The Foskett Speckled Dace lives in an eastern Oregon desert graben valley that rivals any of those in Utah’s redrock country that everybody knows. Black basalt cliffs with 1,500 foot drops, fluorescent green lichen covering them in a clear blue sky, beige colored ice age petroglyphs billboard the dark rock boulders on the talus slopes at the foot of giant lakes now in various states of becoming dry playas like the rest of the Great Basin, exacerbated by the thirst for the “beneficial use” of modern human agriculture in a desert.
This fish lives in a single location, in a spring at the edge of the heavily grazed playa now called Coleman Lake, at the foot of the cliffs of the Warner Valley, and the Trump Administration recently called for its delisting as a threatened and endangered species.
Eastern Oregon is dry as a bone, sharing the trait with its tristate neighbors of California and Nevada where the High Rock meets the Black Rock amid snowcapped mountains. It is a very remote region that has been traditionally abused by the livestock industry, the lakes of which John C. Fremont spoke being dried to feed them with alfalfa. As always, it has been humans and cattle, but during the period of the turn of the 20th Century to just after World War I the region was home to thousands of horses for market and war.
All still abuse this landscape.
In the Warner Valley and alongside Coleman Lake south of the town of Adel where the Foskett live, the threat is primarily cattle from the Bureau of Land Management grazing permittee and the maintenance of a fence line in the 100 meter long habitat for a fish that is an ice age survivor,
The Foskett speckled dace (Rhinichthys osculus ssp.) became isolated in Foskett Spring at the end of the Pluvial period (~9,000–10,000 years ago). Foskett Spring is a natural spring that rises from a springhead pool, flows through a narrow springbrook into a dense growth of cattails, flows into a shallow pool, and then disappears into the soil of the normally dry Coleman Lake. The entire habitat is approximately 100 meters long and averages less than 0.3 meter deep.
They have also been found in the little puddles created where bovine slog through mud as the spring trickles out the fragile exclosure into the dusty playa.
Adel is the home to ranchers Jane and John O’Keefe. Jane is a writer, former Lake County Commissioner, and frequently works in Oregon state government. She created the pseudo-environmental collaborative Sustainable Northwest that advocates for the logging of dryland forests to “restore” the damage created by cattle for cattle under the ruses of riparian and sage grouse restoration. John is the outgoing President of the Oregon Cattlemen’s Association and was instrumental in the compromise of former Secretary of the Interior Sally Jewell and the Obama Administration in avoid the listing of Sage Grouse as threatened and endangered. They collaborate with the Nature Conservancy and Wilderness Society, also, and the O’Keefe’s have access to 120,000 acres of permitted federal public lands.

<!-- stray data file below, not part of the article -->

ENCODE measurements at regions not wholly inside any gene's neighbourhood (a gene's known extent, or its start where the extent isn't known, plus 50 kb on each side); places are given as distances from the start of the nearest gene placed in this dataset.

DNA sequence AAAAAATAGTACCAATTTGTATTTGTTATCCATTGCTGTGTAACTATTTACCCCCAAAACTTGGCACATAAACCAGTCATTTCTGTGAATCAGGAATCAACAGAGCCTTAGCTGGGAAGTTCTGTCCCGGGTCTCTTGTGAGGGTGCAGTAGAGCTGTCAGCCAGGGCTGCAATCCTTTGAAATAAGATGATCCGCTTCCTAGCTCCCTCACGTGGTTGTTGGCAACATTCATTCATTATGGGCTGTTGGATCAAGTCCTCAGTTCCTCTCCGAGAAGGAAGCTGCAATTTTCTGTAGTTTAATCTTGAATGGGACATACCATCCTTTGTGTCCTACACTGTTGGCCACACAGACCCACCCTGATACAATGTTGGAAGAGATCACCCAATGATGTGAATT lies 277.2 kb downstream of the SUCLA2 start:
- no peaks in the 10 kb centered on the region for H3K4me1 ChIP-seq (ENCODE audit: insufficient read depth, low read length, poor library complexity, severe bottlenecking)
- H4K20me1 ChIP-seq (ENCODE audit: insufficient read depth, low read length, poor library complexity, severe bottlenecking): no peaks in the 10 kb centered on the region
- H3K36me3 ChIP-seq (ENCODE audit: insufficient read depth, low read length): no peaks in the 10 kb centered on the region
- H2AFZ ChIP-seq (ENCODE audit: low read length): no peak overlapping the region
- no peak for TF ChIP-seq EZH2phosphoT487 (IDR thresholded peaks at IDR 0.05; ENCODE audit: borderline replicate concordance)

Cattlemen don’t like wolves and the restrictions the ESA places upon them, certainly promoting the“beneficial use” of the water rights of man over those of rights of nature, John saying in High Country News, “If you eliminated agriculture, O’Keefe says, “at least in these lakes around here, you wouldn’t really change the big picture. They’ll go down in the dry cycles, they’ll come up in the wet cycles.”
Luckily, nobody claimed a “water right” based on “beneficial use” that drains Foskett Spring on which the dace depend upon for survival.
Every five years the U.S. Fish and Wildlife Service undertakes a five year review of the status of threatened and endangered species, the last ending in 2015. Not a single group or individual — myself included — wrote in defense of the Foskett Speckled Dace during the federal public comment period. I’ve written before how the Ruby Pipeline was constructed with collaborating environmental group assistance because it ran through place nobody knows, a pipeline that ripped the heart out of the Great Basin sagebrush steppe like the Glen Canyon Damn to the Colorado Plateau. We’ve taken our kids there and visited the Foskett to marvel at and tell it’s tale.
The Trump Administration has recently issued a 45 day public comment notice recommending that the Foskett be delisted as a threatened and endangered species, raising a very logical, simple, question: How can the USFWS justify the delisting of ANY ESA listed species that depends upon a single 100 meter by 0.3 feet deep area, one dependent upon a single spring with little water surrounded by tenuous wire fencing and desert starved cattle?
+ Because the Bureau of Land Management and U.S. Fish and Wildlife service are cow-captured in places nobody knows.
+ Because it is in a place nobody knows with powerful agriculture and political players on both sides of the isle promoting its delisting.
+ Because the Foskett Speckled Dace is not the Desert Pupfish — an ice age relative — located in as dry Death Valley National Park that everyone knows, celebrated and better protected, seen by tens of thousands a year, lobbied for by the Sierra Club, National Parks Conservation Association and Center for Biological Diversity.
Now that you know of this place, get out there and comment by March 5, 2018. The Foskett was here long before any humans at all, their only beneficial use their protected existence.